CLSAG (or compact linkable spontaneous anonymous group) feature is said to reduce average transaction “size” by approximately 25% and also improve typical verification performance by 10%.
While Monero’s new upgrade is seen as a hard fork, Monero blockchain will not split and no new coin will be created. However, the resulting hard fork will require all participants in the Monero network to update their software.
In addition to the Monero hard fork, the news follows an earlier announcement today which stated that the Monero Atomic Swaps proposed by Monero’s Community Crowdfunding System (CCS) had been fully funded.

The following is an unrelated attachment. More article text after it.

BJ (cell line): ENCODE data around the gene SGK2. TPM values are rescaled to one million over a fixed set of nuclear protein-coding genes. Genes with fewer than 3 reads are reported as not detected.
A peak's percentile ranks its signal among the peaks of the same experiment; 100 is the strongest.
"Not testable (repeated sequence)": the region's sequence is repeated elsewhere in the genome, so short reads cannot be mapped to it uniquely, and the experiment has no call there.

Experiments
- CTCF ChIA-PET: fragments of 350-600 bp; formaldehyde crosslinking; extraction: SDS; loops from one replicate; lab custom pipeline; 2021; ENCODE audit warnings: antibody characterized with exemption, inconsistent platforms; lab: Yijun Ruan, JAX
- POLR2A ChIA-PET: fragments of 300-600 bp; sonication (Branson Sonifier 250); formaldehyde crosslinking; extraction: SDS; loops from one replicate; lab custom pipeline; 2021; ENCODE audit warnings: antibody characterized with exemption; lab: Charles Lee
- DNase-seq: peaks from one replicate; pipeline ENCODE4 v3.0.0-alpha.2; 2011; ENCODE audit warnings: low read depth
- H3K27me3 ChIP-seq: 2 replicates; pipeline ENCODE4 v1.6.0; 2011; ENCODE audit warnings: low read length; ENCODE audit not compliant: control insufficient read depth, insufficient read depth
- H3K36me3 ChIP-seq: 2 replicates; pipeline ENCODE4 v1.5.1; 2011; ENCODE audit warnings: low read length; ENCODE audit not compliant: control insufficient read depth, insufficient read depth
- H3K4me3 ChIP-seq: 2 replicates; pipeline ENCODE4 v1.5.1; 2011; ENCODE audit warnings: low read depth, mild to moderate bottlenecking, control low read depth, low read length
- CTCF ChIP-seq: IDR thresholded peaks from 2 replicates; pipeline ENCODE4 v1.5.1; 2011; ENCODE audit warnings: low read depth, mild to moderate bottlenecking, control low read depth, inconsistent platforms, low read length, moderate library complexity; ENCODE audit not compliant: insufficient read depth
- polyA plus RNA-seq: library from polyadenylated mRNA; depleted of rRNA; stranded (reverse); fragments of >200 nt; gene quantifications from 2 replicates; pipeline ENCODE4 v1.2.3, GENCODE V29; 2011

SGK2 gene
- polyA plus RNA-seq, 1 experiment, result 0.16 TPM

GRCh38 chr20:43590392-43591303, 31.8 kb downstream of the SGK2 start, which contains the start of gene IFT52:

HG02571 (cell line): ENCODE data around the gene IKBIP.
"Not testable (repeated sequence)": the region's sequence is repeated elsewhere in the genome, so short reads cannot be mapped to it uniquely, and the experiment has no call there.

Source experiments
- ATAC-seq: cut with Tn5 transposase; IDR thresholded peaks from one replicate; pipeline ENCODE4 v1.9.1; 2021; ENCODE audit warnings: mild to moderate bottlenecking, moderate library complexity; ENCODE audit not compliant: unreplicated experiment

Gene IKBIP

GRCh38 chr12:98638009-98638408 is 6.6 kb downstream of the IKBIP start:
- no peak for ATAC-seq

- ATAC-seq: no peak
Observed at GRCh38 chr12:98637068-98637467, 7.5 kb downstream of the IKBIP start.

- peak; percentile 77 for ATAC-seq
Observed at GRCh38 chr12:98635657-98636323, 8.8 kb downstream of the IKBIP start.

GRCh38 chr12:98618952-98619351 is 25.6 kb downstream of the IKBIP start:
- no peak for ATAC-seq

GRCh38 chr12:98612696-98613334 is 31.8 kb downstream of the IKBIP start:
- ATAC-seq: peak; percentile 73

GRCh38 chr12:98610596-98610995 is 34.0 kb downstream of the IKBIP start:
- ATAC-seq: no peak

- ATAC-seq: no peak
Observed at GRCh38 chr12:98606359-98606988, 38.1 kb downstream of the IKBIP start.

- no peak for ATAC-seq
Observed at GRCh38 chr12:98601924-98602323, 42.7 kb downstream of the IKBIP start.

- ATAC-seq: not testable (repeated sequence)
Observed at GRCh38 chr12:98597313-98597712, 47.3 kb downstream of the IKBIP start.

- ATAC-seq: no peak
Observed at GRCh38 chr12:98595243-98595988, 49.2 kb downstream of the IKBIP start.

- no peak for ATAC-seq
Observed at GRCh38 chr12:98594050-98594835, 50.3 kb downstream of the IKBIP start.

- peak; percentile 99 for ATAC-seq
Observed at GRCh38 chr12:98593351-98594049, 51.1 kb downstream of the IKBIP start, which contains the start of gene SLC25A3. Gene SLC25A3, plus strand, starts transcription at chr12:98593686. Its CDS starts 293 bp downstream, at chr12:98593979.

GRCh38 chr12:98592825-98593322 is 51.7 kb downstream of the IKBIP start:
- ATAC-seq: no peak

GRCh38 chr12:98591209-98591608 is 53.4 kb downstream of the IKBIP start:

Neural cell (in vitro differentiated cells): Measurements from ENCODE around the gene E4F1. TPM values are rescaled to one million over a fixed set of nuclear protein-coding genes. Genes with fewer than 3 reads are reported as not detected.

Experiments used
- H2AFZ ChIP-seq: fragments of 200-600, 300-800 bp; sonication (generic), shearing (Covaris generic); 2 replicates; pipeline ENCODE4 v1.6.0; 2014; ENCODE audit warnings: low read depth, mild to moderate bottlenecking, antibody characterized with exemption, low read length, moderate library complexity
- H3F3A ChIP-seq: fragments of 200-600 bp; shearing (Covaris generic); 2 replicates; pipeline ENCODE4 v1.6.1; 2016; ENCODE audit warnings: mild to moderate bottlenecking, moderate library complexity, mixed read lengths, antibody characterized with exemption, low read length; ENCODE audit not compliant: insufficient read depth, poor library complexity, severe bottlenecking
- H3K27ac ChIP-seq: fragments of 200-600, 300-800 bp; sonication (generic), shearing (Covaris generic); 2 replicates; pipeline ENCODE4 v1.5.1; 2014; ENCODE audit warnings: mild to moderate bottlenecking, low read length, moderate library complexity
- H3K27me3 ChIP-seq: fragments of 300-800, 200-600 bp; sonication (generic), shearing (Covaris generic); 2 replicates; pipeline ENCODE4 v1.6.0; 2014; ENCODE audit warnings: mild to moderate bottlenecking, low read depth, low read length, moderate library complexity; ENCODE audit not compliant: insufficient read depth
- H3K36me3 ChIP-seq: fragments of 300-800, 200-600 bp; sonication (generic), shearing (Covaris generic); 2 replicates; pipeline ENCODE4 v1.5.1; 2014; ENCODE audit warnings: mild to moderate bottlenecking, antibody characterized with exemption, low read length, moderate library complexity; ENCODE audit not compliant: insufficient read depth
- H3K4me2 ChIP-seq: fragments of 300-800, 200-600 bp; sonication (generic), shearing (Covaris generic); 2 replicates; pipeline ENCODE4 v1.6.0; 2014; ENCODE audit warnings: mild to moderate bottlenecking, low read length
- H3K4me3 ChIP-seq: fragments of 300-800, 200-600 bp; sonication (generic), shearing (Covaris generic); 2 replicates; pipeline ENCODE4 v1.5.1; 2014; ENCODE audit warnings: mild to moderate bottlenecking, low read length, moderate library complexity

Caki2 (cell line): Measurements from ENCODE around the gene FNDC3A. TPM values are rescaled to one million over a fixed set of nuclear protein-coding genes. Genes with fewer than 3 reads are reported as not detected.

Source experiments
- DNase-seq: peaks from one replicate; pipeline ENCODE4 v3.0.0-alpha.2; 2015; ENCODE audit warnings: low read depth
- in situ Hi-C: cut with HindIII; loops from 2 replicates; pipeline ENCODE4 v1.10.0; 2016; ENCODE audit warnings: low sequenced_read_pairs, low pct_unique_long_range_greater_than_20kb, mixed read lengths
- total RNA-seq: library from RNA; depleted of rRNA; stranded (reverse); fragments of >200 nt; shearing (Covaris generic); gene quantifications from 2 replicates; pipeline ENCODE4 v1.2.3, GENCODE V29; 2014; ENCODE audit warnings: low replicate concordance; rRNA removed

Since atomic swaps enable users to exchange coins directly with each other, Monero urged users to carry out their due diligence and learn more about the origin of funds.
While Monero developers believed this hard fork would make the network more “robust,” they also hoped that users would:
…recognize the utility of a trustless path with low resistance to convert their bitcoin into monero, and become Monero users.